• Medical considerations;
  • Community needs;
  • Site requirements matched with demonstrated technical, cross cultural, and language skills;
  • Personal preference of the Volunteer.

Living Allowance and Money Management[edit]

The local currency is the Zambian Kwacha (Zkw). Between 2002 and 2004, the value of the Kwacha has fluctuated between 4,600 and 5,000 Zkw per one U.S. dollar.

As a Volunteer in Zambia you will receive four types of allowances: a living allowance, vacation allowance, settling-in allowance, and readjustment allowance.

The living allowance covers your basic living expenses. The living allowance is reviewed at least once per year through a market survey to ensure that it is adequate. In Zambia, this is typically about $200 each month, and it is paid in local currency. This allowance is disbursed to Volunteers through locally established personal bank accounts on a quarterly basis. It is intended to cover expenses including food, household supplies, clothing, recreation, transportation, reading materials and other incidentals. By comparison, your local Zambian peers working for the government will be making about $90 a month.

A standard Peace Corps vacation allowance amounting to $24 a month will be added to your living allowance. This is also paid on a quarterly basis in local currency.

A one-time settling-in allowance, also paid in ZKw at an equivalency of roughly $160, is given to buy basic household items when you move to your site. In addition, a security upgrade fund, equivalent to $40, is added to be used for Volunteers’ homes.

A readjustment allowance of $225 is accumulated each month. One-third is given to you prior to your departure and the balance is sent to your home of record after you return.

When on official Peace Corps/Zambia travel, you will be given additional money for transportation and meals.

If you do bring cash for travel and vacation, only bring a limited amount because of the potential for theft. Cashing personal checks or checks family or friends may want to send is extremely complicated and should be avoided. Peace Corps/Zambia cannot facilitate any personal banking transactions.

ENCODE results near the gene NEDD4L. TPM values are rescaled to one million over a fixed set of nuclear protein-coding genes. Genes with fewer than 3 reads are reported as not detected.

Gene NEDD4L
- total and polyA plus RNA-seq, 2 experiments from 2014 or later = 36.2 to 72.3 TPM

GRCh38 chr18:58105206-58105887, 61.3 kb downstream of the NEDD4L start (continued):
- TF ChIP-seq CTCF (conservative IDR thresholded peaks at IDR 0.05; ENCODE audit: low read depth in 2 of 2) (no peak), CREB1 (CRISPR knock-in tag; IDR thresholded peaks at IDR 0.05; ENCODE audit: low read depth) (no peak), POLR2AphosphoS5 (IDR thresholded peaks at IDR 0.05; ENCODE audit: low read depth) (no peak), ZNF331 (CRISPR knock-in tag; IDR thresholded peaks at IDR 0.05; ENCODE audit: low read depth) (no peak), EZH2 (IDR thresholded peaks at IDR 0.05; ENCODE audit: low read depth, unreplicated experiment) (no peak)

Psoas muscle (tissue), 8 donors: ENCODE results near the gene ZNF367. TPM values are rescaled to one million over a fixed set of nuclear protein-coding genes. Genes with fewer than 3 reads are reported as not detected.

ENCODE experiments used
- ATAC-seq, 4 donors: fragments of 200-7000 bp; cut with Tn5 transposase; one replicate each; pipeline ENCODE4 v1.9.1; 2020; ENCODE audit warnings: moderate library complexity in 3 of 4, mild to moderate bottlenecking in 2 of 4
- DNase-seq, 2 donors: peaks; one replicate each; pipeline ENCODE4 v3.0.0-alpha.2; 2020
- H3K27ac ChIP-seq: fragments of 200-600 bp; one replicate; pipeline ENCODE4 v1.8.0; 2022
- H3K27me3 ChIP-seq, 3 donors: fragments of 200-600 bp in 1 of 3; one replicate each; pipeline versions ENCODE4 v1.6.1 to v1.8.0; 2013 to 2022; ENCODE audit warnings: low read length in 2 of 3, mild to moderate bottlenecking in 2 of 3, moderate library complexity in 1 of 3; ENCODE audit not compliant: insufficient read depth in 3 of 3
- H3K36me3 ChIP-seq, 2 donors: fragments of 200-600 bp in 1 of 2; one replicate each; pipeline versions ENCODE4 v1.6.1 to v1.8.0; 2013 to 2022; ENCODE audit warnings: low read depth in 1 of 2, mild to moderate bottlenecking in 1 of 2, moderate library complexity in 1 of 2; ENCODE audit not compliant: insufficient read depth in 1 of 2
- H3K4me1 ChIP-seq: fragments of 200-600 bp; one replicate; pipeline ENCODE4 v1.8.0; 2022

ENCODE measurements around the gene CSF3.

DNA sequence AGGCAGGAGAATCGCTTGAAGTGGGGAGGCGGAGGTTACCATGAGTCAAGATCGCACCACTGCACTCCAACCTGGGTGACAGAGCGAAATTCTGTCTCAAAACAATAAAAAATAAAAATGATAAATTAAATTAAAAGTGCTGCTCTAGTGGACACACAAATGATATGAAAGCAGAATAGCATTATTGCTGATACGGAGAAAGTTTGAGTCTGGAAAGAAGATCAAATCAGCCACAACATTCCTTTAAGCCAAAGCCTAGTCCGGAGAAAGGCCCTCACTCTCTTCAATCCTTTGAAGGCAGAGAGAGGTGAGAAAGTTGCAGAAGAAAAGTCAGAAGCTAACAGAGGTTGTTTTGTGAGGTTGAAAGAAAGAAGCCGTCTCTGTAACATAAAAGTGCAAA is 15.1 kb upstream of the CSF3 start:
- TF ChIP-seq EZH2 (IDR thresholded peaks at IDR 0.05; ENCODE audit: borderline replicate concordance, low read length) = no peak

It is also advisable to bring U.S. dollars because traveler’s checks are becoming harder to cash. Some foreign exchange posts do not accept $1 or $5 bills and you will receive a lower exchange rate for $10 and $20 notes. If you plan to travel outside of Zambia on vacation, some U.S. currency may be needed for airport fees, visas, and other expenses which must be paid in cash, in U.S. dollars.

Food and Diet[edit]

Your access to Western-style foods may be very limited, but you will soon become familiar and even enamored with nshima (cornmeal porridge), cabbage, and kapenta (fish), as well as other staple foods like local leaf sauces and smoked fish. Fruits, other than mangoes in season, are difficult to obtain and can be expensive; vegetable variety is generally good, but can be seasonally difficult, and meat is not easily available for Volunteers while at their site.

Ideally, mealtime should be a time of relaxation, but, in an unfamiliar country, mealtimes will, at first, be an unsettling challenge. The available food may seem strange in type and appearance; it may even initially appear to be unpalatable. Yet, you may feel obligated to demonstrate your friendliness and willingness to accept local customs by eating food that doesn’t appeal to you. You’ll need to stay within your comfort zone, but remember that the local cuisine, customs, and expectations are very different from your own. If you are not prepared to make some major adjustments in your lifestyle, you will very likely experience a great deal of frustration.

During pre-service training, you will have many opportunities to become familiar with what is available, as well as how to prepare and cook a wide variety of foods. Some Volunteers will lose weight during training. This is to be expected; it is not unusual to lose up to 10 pounds during the eight to ten-week period.

Transportation[edit]

All Volunteers will be expected to travel in Zambia using local means of transportation as your Zambian peers do (foot, bicycle, bus, van, or train) starting during your first days of training until the end of your service. Rural travel is very limited and difficult due to the condition of the roads and public transportation. Every trip is an adventure. Transportation from your post to your provincial capital may be sporadic, may take a full day or more, and will generally be crowded and dusty. Volunteers may find it necessary to travel on trucks carrying produce or livestock or hitch rides on one of the district or community vehicles. It may take two days or more by crowded, public transportation to reach the capital city, Lusaka. Some Volunteers walk or ride their bikes up to 100 kilometers to catch a ride at a main road. Some roads are not easily passable by bicycle in the rainy season. All Volunteers will be provided with a bicycle and helmet. Riding motorcycles is prohibited.